filed: January 28, 1986.
NATIONWIDE INSURANCE COMPANY, APPELLANT
APPEAL FROM THE ORDER ENTERED MARCH 29, 1985 IN THE COURT OF COMMON PLEAS OF PHILADELPHIA COUNTY, CIVIL NO. 3328 SEPT. 1984.
Joseph A. Whip, Norristown, for appellant.
Gustine Pelagatti, Philadelphia, for appellee.
Cirillo, Tamilia and Montgomery, JJ.
[ 349 Pa. Super. Page 542]
This is an appeal from an order of the Court of Common Pleas of Philadelphia County denying a petition to vacate or modify an arbitration panel's award. We affirm.
The appellant insurance company issued an automobile policy to appellee. By the terms of the contract, disputes over policy coverage arising between the parties can be submitted to arbitration. Concerning the situs of such arbitration, the policy states that "unless the insured and company agree otherwise, arbitration will take place in the
[ 349 Pa. Super. Page 543]
county and state in which the insured lives." Appellee resides in Montgomery County.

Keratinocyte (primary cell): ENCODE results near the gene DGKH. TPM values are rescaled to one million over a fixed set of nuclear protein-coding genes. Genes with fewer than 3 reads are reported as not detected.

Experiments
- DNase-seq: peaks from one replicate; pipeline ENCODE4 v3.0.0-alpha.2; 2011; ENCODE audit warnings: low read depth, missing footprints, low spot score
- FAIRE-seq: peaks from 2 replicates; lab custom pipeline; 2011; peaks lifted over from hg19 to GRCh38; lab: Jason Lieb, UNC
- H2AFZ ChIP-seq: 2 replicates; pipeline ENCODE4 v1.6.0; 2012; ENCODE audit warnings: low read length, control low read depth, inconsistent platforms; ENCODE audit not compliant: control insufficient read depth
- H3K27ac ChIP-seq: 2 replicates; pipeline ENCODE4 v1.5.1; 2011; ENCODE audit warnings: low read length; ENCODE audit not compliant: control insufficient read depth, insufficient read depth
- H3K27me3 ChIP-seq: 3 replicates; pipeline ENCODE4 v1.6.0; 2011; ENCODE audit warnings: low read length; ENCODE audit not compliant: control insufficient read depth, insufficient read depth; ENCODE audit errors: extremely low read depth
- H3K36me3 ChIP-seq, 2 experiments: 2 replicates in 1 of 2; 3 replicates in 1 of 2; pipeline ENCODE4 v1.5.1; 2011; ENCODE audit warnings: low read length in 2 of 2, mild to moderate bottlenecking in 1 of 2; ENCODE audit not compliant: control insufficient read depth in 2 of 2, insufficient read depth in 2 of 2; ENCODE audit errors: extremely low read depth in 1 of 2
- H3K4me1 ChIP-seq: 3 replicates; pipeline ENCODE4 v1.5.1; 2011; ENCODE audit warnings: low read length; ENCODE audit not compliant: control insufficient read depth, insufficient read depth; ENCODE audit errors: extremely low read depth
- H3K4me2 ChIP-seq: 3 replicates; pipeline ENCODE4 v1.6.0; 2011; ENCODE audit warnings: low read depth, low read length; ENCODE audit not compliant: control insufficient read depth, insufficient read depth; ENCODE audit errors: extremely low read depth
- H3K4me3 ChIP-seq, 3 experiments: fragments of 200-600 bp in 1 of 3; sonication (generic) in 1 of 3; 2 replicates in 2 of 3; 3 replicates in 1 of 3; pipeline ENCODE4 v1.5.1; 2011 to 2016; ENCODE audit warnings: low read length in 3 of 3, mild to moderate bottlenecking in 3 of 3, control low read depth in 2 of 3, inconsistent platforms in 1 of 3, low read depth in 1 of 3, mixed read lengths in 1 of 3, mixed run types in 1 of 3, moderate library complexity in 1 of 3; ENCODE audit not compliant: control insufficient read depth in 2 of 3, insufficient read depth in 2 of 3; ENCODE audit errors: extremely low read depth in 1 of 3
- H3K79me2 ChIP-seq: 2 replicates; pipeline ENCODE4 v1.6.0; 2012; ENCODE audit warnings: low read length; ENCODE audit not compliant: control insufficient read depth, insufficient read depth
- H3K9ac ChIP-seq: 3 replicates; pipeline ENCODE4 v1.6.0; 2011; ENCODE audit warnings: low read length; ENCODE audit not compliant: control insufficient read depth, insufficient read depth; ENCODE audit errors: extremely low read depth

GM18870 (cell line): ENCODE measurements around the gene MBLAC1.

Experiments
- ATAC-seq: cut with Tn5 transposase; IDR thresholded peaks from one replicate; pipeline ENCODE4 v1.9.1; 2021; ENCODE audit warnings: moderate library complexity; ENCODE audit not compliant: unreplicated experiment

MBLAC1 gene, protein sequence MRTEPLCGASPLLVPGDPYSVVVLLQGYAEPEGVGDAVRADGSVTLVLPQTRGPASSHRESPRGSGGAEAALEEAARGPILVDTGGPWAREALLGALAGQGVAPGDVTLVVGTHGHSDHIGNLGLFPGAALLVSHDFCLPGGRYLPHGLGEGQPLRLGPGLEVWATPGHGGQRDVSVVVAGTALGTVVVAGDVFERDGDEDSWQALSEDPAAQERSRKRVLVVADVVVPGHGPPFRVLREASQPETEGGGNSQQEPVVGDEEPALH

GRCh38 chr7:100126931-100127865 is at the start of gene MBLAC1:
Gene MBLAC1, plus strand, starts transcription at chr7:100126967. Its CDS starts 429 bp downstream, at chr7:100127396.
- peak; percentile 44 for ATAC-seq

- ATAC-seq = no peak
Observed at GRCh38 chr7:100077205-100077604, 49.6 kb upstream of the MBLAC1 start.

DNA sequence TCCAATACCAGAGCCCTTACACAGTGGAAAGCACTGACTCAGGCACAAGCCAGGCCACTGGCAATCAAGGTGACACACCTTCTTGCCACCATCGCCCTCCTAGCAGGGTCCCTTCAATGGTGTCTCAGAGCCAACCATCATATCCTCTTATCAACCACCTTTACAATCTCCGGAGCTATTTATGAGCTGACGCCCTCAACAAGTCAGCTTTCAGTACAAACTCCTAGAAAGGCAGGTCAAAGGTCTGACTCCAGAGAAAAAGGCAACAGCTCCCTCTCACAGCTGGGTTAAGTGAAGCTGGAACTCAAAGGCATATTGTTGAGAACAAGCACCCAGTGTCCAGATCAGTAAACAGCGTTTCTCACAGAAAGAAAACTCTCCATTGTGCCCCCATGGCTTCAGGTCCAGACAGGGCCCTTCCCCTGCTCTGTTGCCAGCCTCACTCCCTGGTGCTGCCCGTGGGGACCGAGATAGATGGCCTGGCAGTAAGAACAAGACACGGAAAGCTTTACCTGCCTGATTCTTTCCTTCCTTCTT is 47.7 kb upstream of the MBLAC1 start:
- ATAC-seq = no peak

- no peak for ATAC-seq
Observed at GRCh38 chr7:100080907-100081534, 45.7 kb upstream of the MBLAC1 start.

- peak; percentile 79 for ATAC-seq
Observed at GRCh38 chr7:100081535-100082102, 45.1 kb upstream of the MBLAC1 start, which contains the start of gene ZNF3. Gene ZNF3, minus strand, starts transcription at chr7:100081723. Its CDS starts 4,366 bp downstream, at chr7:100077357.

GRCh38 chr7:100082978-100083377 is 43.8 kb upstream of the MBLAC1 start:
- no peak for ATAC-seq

Following a car accident in which he was injured, appellee sought uninsured motorist benefits under the policy. Counsel for appellee, his office being in Philadelphia, filed a "petition to compel arbitration and appoint a third arbitrator" in the Philadelphia County Court of Common Pleas. In order to comply with the terms of the policy, the Honorable Thomas A. White compelled arbitration in Montgomery County; further, since the parties could not agree upon a neutral arbitrator, the judge chose one from Montgomery County to complete the three man panel. The arbitration resulted in a $300,000.00 award in favor of appellee.